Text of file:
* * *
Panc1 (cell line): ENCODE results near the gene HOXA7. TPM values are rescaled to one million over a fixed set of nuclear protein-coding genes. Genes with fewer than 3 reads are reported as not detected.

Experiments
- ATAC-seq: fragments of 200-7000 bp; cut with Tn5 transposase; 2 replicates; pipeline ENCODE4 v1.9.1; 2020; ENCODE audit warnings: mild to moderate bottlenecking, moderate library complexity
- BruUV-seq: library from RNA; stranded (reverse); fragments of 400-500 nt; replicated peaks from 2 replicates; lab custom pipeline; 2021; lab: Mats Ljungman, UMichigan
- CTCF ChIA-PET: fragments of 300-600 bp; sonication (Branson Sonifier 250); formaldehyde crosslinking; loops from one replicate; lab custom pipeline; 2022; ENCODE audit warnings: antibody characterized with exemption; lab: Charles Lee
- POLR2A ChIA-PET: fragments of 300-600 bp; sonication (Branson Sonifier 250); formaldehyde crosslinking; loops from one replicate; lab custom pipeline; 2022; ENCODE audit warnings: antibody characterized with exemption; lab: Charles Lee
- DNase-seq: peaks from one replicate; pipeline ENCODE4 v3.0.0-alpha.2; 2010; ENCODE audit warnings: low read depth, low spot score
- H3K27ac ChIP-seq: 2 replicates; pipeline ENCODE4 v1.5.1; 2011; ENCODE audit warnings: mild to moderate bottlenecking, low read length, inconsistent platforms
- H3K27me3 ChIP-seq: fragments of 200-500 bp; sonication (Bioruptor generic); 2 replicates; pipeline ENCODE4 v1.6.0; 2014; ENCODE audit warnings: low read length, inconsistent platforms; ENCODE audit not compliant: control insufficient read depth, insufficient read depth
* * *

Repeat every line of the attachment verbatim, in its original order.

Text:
Panc1 (cell line): ENCODE results near the gene HOXA7. TPM values are rescaled to one million over a fixed set of nuclear protein-coding genes. Genes with fewer than 3 reads are reported as not detected.

Experiments
- ATAC-seq: fragments of 200-7000 bp; cut with Tn5 transposase; 2 replicates; pipeline ENCODE4 v1.9.1; 2020; ENCODE audit warnings: mild to moderate bottlenecking, moderate library complexity
- BruUV-seq: library from RNA; stranded (reverse); fragments of 400-500 nt; replicated peaks from 2 replicates; lab custom pipeline; 2021; lab: Mats Ljungman, UMichigan
- CTCF ChIA-PET: fragments of 300-600 bp; sonication (Branson Sonifier 250); formaldehyde crosslinking; loops from one replicate; lab custom pipeline; 2022; ENCODE audit warnings: antibody characterized with exemption; lab: Charles Lee
- POLR2A ChIA-PET: fragments of 300-600 bp; sonication (Branson Sonifier 250); formaldehyde crosslinking; loops from one replicate; lab custom pipeline; 2022; ENCODE audit warnings: antibody characterized with exemption; lab: Charles Lee
- DNase-seq: peaks from one replicate; pipeline ENCODE4 v3.0.0-alpha.2; 2010; ENCODE audit warnings: low read depth, low spot score
- H3K27ac ChIP-seq: 2 replicates; pipeline ENCODE4 v1.5.1; 2011; ENCODE audit warnings: mild to moderate bottlenecking, low read length, inconsistent platforms
- H3K27me3 ChIP-seq: fragments of 200-500 bp; sonication (Bioruptor generic); 2 replicates; pipeline ENCODE4 v1.6.0; 2014; ENCODE audit warnings: low read length, inconsistent platforms; ENCODE audit not compliant: control insufficient read depth, insufficient read depth